The British economy grew more strongly than economists expected in the final three months of 2017, official data showed on Friday, increasing the chances that the Bank of England could raise interest rates again this year. "Along with the upside surprise to wage growth in the labour market data published earlier this week, the improving growth momentum makes the Bank of England's ultra-accommodative policy stance even harder to justify".
Manufacturing growth contributed to a 0.6 per cent rise for production industries over the quarter, but that was partly offset by a "significant" fall in oil and gas extraction following the temporary shuttering of the North Sea Forties pipeline over the bulk of December.
Compared to the fourth quarter of 2016, GDP growth slowed to 1.5%, from the 1.7% annual growth in the previous quarter, but again this was better than the 1.4% consensus forecast.
Following the report, the pound was significantly higher and was up over 1 percent against the dollar at 9.45 a.m. GMT.
'But we are not complacent, which is why we are investing billions of pounds in transport, housing, digital connectivity and skills as we build an economy fit for the future - supporting people for generations to come'.
"As he put it, "there is the prospect this year, as there is greater clarity with the relationship with Europe and subsequently with the rest of the world, for a conscious recoupling of the United Kingdom economy with the global economy".
The release came shortly after Bank of England Governor Mark Carney admitted that the vote to leave the European Union had cost the United Kingdom "tens of billions of pounds" in lost economic activity, blaming the "Brexit effect" for holding back investment in the UK.
Mr Dixon says there are two things to highlight from fourth quarter GDP growth.
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"If the world economy is really picking up, the United Kingdom probably should be performing even stronger than it now is, and highlights what the United Kingdom might lose out from in the event that it has to renegotiate all its trade deals once again", Commerzbank economist Peter Dixon said.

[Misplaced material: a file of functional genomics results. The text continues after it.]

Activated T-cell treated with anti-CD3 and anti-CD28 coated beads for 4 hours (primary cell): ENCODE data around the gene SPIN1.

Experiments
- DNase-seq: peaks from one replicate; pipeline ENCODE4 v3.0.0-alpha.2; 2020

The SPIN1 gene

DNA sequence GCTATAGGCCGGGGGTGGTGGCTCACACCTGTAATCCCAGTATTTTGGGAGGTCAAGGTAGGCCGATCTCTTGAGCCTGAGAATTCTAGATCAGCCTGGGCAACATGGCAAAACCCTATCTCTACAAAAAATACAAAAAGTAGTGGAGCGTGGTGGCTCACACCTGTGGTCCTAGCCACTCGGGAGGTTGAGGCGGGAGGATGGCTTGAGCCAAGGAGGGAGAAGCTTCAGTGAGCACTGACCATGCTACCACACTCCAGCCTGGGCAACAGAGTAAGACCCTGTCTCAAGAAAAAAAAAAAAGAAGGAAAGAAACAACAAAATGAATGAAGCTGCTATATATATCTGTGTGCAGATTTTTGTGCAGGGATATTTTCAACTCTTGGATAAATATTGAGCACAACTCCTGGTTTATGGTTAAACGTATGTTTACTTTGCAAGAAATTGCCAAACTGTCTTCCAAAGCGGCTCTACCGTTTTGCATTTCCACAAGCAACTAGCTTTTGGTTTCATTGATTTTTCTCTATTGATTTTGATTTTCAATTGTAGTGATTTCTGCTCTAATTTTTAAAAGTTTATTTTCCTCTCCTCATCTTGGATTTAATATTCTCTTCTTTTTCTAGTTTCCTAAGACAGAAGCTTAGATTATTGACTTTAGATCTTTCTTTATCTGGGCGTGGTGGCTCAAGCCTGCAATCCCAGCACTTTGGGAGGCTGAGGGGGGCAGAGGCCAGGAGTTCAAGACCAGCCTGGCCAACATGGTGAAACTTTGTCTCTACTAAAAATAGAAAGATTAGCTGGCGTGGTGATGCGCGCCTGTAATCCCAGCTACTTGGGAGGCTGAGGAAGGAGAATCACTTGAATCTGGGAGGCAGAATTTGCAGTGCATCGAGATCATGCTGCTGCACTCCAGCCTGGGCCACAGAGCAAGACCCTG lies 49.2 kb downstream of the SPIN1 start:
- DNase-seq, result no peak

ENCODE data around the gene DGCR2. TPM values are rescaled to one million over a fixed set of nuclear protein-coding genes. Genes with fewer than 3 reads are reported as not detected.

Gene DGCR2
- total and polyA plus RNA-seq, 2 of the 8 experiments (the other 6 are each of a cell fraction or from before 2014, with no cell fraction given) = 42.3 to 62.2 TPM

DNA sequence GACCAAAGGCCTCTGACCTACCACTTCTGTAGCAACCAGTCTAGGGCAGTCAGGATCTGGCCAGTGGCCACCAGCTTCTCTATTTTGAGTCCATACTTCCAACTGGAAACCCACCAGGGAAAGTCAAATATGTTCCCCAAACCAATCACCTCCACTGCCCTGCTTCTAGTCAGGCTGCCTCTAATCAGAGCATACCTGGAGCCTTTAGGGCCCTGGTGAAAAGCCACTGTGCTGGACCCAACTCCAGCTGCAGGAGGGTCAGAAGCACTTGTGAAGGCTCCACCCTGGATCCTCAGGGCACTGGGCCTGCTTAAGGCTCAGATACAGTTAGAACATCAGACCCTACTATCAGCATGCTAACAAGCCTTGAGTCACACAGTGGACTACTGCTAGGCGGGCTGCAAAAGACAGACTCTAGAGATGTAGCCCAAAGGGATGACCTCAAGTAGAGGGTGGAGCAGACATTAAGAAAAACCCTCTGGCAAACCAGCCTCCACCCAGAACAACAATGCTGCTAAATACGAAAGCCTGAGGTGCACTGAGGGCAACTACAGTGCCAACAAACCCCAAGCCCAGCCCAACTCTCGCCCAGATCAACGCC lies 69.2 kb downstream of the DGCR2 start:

Without Brexit, the UK economy would probably have expanded by around 2.5%, Kallum Pickering, senior UK Economist at Berenberg, said.
However, Jacob Deppe, Head of Trading at online trading platform, Infinox, told Express.co.uk that the UK's growth is "positively pedestrian".
It looks very much as if 2017 will have been the best year for the global economy since the financial crisis - with the United States, the eurozone and most of Asia, including previously moribund Japan, enjoying synchronised growth. United Kingdom economy with the global economy'.
"But in the face of the dire warnings about how Brexit could stop the British economy in its tracks, pedestrian is still an achievement".
The BoE said last month it expected the economy might have slowed slightly in late 2017.
Growth is expected to slow further this year to 1.4%, as living standards remain under pressure from the sterling-induced upsurge in inflation and companies delay investment until they see what Brexit means for trade.
"With the U.S., the Eurozone and much of Asia all performing strongly, it's likely that the rising economic tide will lift all boats - especially trading nations like Britain".More news: Trey Gowdy Disputes Justice Dept. Warning on FISA Memo
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